Reprinted from The Nation
Martin O'Malley is running a serious race for the presidency, in which he has courageously defended immigrants, refugees, and Muslims while arguing for bold gun-control policies. But do contemporary politics reward seriousness and courage? As one of three remaining Democratic contenders -- with Hillary Clinton and Bernie Sanders -- O'Malley gets good reviews for debate performances and speeches. Yet the former Maryland governor's poll numbers are modest. Undaunted, he tells John Nichols that "the politics of higher purpose" can prevail."
Martin O'Malley: Yes, the politics of higher purpose -- that's what's always drawn me to public service. I believe that the power of politics isn't money. It's the beliefs that unite us, when they are actually tapped -- when a leader is willing to make him- or herself vulnerable for the sake of those values. I'm the only one in this race who's again and again staked my political future on issues of principle, whether it was driver's licenses for new immigrants, the Dream Act, or ending the death penalty. When we moved to repeal the death penalty, there wasn't a single adviser in my circle who said, "This is really great politics."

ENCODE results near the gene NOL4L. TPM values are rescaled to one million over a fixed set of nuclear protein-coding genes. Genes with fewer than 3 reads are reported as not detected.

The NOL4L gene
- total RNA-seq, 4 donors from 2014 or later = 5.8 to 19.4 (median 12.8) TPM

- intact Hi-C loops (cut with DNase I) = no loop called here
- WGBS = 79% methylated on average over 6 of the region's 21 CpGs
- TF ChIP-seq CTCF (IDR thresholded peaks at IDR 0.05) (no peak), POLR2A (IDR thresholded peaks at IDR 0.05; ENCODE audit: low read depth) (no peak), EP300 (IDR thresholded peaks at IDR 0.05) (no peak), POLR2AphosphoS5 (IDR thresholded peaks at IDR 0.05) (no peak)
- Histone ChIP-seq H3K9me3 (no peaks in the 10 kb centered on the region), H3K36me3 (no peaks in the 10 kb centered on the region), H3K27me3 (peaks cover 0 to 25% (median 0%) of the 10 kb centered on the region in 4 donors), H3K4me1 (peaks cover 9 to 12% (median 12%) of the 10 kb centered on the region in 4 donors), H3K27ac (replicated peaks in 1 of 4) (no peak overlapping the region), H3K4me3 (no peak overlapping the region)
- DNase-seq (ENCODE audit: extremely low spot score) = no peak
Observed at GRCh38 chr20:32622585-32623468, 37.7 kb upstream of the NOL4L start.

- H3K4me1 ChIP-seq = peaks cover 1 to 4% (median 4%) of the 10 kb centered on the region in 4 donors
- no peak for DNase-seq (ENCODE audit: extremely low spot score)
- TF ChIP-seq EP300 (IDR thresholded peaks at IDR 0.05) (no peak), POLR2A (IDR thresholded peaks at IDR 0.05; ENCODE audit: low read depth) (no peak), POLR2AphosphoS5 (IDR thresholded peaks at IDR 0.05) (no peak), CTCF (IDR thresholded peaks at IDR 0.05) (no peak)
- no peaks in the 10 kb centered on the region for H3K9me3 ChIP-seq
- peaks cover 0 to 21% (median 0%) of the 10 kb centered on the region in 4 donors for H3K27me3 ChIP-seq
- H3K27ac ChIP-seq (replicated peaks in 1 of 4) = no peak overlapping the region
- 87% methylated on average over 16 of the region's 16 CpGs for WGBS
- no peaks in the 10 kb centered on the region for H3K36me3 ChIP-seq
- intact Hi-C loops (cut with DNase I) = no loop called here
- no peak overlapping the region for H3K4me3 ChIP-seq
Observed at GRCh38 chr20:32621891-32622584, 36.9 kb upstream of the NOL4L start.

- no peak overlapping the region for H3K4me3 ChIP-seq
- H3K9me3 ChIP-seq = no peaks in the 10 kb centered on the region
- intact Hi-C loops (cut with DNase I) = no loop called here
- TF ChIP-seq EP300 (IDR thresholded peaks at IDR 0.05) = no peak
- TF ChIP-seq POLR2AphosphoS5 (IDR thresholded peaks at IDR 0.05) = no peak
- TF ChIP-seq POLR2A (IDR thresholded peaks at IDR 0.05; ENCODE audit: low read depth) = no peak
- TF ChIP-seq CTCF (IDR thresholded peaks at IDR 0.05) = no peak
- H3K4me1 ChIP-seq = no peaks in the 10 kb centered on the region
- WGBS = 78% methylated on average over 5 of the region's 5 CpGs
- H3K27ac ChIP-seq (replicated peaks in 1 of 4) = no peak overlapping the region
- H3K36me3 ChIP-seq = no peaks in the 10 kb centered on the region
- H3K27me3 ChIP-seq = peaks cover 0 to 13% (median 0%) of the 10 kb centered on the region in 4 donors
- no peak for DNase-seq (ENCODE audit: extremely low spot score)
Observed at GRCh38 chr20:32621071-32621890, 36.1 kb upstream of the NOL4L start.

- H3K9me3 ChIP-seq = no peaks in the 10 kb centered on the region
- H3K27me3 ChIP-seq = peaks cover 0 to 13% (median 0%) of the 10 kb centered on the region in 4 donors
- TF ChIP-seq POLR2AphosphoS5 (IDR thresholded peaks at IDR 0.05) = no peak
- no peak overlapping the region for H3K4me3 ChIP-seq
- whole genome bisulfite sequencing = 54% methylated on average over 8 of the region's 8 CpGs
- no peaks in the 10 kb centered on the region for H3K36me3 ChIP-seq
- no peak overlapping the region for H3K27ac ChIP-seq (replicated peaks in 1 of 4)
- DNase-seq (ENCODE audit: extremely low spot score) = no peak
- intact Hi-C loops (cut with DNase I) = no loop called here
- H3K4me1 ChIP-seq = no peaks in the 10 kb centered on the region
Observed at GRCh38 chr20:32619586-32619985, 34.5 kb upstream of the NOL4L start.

JN: You often put immigrant rights, ending the death penalty, taking on the NRA, and other issues in a moral context. Do you see this as a way to break gridlock?
MO: I think there's a yearning right now, a desire in our country for a politics of higher purpose. I do believe that people want a leader who will speak to the goodness within us and not pander to fears. The politics of fear and division is a very simple calculus. Short-term, it can really make candidates all the fashion rage. But I've never found that fear and anger and division is the stuff that builds up a nation.